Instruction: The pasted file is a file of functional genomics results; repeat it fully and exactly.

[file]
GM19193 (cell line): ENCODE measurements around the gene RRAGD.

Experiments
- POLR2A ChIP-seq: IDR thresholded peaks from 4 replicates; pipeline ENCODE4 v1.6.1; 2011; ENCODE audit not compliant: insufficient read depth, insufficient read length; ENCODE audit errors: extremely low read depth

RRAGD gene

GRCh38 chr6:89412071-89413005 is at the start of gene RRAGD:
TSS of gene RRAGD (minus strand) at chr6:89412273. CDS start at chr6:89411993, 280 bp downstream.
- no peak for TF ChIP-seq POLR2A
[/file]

GM19193 (cell line): ENCODE measurements around the gene RRAGD.

Experiments
- POLR2A ChIP-seq: IDR thresholded peaks from 4 replicates; pipeline ENCODE4 v1.6.1; 2011; ENCODE audit not compliant: insufficient read depth, insufficient read length; ENCODE audit errors: extremely low read depth

RRAGD gene

GRCh38 chr6:89412071-89413005 is at the start of gene RRAGD:
TSS of gene RRAGD (minus strand) at chr6:89412273. CDS start at chr6:89411993, 280 bp downstream.
- no peak for TF ChIP-seq POLR2A